Sunday, September 14, 2008
Culture Room, Fort Lauderdale
Better Than: having the biggest kid in the club stage dive into your face.
They say all good things must come to an end. Well, that may be so, but perhaps good things can start up again, too. Take, for example, progressive rock act Finch, a band that after much success dismantled about two years ago, only to start up again this year. It was a welcomed reunion for diehard fans, and tonight’s jam-packed crowd was evidence of that delight.
Colorado quartet Tickle Me Pink got the crowd prepped with their rousing alt-rock and enthusiastic performance. Singer/bassist Sean Kennedy announced that the band has had a good year, but that their bassist passed away the very day their album dropped (July 1, 2008). Other than that sad news, the group delivered an energizing, sweaty mosh pit-inspiring show. Tonight marked the drummer’s 21st birthday, and we all looked on as he took a shot of whisky to commemorate the occasion.
However, nothing could have prepared anyone for mayhem brought by Scary Kids Scaring Kids. It was almost as if a third of the audience had come just to see this Arizona hardcore unit. Delivering songs that could be the cookie-cutter sound for any Warped Tour album of the past three years, Scary Kids Scaring Kids had the demeanor of ’80s glam rockers pretending to be scenesters. The topless keyboardist competed with the lead singer for attention. It was pretty nauseating after awhile. Jumping around the stage, pounding his bare chest like a gorilla, the keyboard player seemed to be doing his best to get some female action. Instead, he would have to settle for the 18-year-old looking dude who latched onto his back during one of the songs and wouldn’t’ let go until it ended. Funny how the security guys didn’t even bother to pry off the overly eager fan. Maybe they figured he deserved it. I did.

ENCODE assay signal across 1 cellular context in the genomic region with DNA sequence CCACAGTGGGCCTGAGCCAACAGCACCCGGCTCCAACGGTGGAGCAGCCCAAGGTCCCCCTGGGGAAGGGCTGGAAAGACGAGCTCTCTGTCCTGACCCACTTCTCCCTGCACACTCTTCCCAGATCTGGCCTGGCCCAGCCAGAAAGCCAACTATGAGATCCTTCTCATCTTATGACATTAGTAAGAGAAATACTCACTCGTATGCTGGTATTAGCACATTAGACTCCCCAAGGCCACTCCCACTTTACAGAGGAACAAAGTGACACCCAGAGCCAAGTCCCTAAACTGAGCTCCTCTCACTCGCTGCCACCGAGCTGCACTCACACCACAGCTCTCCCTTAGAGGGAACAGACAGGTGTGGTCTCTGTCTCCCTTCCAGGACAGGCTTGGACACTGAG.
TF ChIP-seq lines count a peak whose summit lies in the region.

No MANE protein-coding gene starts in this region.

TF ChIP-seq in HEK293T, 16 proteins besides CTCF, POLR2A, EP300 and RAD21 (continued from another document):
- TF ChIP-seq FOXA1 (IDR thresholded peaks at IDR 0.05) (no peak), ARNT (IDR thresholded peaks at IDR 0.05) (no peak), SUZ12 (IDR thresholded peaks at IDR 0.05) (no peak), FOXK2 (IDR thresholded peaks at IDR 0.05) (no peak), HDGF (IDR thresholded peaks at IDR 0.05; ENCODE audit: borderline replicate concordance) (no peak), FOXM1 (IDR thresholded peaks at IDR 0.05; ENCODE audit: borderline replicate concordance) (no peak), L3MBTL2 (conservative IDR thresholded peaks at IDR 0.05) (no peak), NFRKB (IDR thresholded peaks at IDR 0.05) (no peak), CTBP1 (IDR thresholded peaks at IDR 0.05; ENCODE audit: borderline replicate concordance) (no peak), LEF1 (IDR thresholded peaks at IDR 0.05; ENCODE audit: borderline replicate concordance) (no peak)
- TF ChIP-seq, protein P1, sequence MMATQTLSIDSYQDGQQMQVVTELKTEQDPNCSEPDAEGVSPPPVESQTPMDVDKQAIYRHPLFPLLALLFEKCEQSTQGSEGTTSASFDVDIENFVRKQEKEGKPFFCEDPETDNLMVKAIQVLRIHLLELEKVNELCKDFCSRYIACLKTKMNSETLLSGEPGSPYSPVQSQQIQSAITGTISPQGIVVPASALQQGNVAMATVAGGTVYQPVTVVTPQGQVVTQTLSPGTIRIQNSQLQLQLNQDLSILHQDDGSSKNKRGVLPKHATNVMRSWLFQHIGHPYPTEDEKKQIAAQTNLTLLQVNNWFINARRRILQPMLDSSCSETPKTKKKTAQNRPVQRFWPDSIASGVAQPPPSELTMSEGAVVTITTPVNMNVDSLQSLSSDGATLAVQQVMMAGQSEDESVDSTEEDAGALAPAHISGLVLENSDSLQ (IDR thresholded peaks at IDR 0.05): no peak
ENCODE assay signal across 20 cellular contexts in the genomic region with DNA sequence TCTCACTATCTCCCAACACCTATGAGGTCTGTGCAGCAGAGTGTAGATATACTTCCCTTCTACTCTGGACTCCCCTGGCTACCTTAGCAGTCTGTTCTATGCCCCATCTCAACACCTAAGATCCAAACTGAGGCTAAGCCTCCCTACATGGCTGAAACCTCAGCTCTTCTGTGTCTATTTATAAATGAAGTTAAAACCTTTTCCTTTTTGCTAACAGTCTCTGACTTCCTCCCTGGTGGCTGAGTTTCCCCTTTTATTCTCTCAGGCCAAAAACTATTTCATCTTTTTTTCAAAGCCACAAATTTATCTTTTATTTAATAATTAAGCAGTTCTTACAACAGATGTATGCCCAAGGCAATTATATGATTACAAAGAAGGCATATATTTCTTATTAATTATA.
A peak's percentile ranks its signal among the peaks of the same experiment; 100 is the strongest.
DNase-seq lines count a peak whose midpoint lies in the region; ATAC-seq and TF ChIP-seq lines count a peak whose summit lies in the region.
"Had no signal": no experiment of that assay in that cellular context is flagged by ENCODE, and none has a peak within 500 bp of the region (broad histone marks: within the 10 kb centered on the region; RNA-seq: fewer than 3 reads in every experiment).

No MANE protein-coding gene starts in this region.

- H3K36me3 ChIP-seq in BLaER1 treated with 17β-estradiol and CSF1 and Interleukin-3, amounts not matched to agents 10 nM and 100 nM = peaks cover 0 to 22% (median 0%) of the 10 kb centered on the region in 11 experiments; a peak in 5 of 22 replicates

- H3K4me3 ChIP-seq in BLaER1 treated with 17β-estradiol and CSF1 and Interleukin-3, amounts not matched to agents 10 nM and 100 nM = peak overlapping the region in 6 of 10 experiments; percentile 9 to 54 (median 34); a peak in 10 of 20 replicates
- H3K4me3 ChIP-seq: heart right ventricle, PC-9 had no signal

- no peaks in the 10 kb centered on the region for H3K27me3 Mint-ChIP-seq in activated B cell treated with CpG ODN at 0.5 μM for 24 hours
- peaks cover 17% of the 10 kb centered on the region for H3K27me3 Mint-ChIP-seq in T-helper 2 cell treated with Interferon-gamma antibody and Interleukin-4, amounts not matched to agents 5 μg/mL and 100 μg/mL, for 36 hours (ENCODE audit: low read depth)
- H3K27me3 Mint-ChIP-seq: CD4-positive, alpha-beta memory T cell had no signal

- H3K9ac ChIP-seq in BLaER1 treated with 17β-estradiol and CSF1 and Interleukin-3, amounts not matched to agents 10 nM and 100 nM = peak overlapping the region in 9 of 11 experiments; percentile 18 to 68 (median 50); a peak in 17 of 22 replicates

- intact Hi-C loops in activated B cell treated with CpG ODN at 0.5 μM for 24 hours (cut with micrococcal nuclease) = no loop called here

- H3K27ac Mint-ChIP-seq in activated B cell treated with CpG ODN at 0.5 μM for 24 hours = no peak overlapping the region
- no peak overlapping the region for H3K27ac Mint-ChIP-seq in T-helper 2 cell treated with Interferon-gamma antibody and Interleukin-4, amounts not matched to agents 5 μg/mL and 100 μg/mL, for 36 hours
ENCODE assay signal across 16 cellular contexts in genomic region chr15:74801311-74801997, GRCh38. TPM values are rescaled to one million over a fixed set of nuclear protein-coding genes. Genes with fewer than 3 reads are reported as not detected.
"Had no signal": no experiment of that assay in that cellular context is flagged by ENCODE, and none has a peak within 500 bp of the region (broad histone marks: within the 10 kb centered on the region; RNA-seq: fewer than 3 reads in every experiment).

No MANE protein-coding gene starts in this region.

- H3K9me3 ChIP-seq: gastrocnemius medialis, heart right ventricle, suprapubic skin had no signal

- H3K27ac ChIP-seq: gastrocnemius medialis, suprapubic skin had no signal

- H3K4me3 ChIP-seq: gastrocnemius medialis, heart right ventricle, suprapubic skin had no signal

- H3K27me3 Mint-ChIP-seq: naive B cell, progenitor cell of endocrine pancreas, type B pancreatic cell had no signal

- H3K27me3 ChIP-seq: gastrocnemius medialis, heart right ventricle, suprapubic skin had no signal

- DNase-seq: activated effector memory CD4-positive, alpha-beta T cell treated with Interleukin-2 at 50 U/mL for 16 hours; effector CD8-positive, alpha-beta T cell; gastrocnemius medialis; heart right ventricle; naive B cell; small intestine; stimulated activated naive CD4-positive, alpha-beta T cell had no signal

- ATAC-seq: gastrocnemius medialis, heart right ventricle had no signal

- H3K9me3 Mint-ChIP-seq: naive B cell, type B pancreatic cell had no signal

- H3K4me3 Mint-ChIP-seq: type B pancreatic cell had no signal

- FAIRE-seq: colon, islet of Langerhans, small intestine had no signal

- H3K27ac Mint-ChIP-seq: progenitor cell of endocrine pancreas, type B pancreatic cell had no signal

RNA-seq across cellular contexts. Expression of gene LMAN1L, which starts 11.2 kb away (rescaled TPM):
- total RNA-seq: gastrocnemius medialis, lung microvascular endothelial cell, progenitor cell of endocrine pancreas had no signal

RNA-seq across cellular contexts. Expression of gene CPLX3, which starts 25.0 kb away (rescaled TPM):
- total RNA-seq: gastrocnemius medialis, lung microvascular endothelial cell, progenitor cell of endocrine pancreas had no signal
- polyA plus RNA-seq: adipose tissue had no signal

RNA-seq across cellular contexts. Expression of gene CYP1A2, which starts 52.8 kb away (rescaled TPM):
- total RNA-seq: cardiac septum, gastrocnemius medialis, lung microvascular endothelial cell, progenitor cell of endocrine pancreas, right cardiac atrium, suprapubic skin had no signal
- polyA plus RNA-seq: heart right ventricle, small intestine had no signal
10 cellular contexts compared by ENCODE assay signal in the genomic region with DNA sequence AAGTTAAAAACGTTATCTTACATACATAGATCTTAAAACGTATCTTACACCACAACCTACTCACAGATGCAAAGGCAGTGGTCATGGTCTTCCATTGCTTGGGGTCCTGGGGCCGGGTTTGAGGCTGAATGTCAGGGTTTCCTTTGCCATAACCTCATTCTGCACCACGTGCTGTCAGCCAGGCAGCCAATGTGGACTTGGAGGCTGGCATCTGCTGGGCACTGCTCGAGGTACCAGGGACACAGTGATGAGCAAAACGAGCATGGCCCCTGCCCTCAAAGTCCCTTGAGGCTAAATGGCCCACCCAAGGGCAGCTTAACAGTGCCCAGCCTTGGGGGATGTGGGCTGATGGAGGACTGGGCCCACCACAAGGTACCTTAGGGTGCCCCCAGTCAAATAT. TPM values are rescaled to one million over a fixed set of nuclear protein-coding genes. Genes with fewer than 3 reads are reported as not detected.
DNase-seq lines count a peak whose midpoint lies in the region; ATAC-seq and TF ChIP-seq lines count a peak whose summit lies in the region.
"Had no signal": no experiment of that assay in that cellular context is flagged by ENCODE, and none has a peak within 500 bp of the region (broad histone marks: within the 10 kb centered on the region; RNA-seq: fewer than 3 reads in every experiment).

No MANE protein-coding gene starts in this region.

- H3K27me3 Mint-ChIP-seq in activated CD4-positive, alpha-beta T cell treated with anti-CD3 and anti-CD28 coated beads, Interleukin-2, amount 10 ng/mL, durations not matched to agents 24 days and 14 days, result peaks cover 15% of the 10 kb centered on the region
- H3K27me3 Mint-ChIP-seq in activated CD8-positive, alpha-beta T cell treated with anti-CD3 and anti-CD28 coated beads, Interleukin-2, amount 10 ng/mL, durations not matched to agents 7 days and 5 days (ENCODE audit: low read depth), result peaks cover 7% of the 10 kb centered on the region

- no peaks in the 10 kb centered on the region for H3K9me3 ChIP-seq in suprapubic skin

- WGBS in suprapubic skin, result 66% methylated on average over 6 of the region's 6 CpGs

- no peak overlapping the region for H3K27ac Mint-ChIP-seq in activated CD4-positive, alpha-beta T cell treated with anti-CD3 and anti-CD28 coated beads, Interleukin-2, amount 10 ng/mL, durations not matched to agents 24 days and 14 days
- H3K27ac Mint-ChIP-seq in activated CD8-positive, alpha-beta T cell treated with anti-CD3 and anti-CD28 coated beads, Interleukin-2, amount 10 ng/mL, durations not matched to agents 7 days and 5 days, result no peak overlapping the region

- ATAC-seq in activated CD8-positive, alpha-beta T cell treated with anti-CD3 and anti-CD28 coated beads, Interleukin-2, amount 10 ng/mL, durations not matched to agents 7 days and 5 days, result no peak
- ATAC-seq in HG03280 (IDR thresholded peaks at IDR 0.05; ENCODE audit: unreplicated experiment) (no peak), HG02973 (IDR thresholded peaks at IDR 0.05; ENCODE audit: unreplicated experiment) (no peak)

After a noticeable handful of fans dipped out of the venue, it was finally time for headliner Finch. Those fans that remained were clearly dedicated. Opening the show with “Insomniatic Meat,” from their 2005 album Say Hello To Sunshine, Finch jump-started a perpetual mosh-pit for the evening. Guitarist Randy Strohmeyer plunged into the eager crowd from the get-go. To much of the audience’s satisfaction, the majority of the songs played tonight were from the band’s first album, 2002’s What It Is To Burn. During the atmospheric bridge of “Stay With Me” the merch dudes came onstage for a rap-off. The scene stayed amped and rowdy throughout the night. Finch delivered favorites, including “Letters to You,” “What It Is To Burn,” “Three Simple Words” and “Postscript.” Although the band just released a four-song EP, they only performed two selections from that effort--“Daylight” and “From Hell.” An encore of “Perfection Through Silence” and an extended version of “Untitled” closed the evening, and fans seemed pretty sweaty and satisfied by the end.
Aside from their uniquely emotive musical force, one of the best things about Finch is that unlike some of bands in their genre, they definitely seem way more devoted to their music than to fashion or egos. This was particularly clear considering the act that preceded them. The crowd also actually reflected a more music-involved mentality because fans were more mature than the average emo/hardcore scene. This show was good in terms of audience, but it was the best as far as band reunions go.
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Personal Bias: What It Is To Burn was stuck in my car’s CD player for much of 2003.
Random Detail: Finch started as a Deftones tribute band.
By the Way: It is rumored that the band will release a full-length album later this year.
-- Monica Cady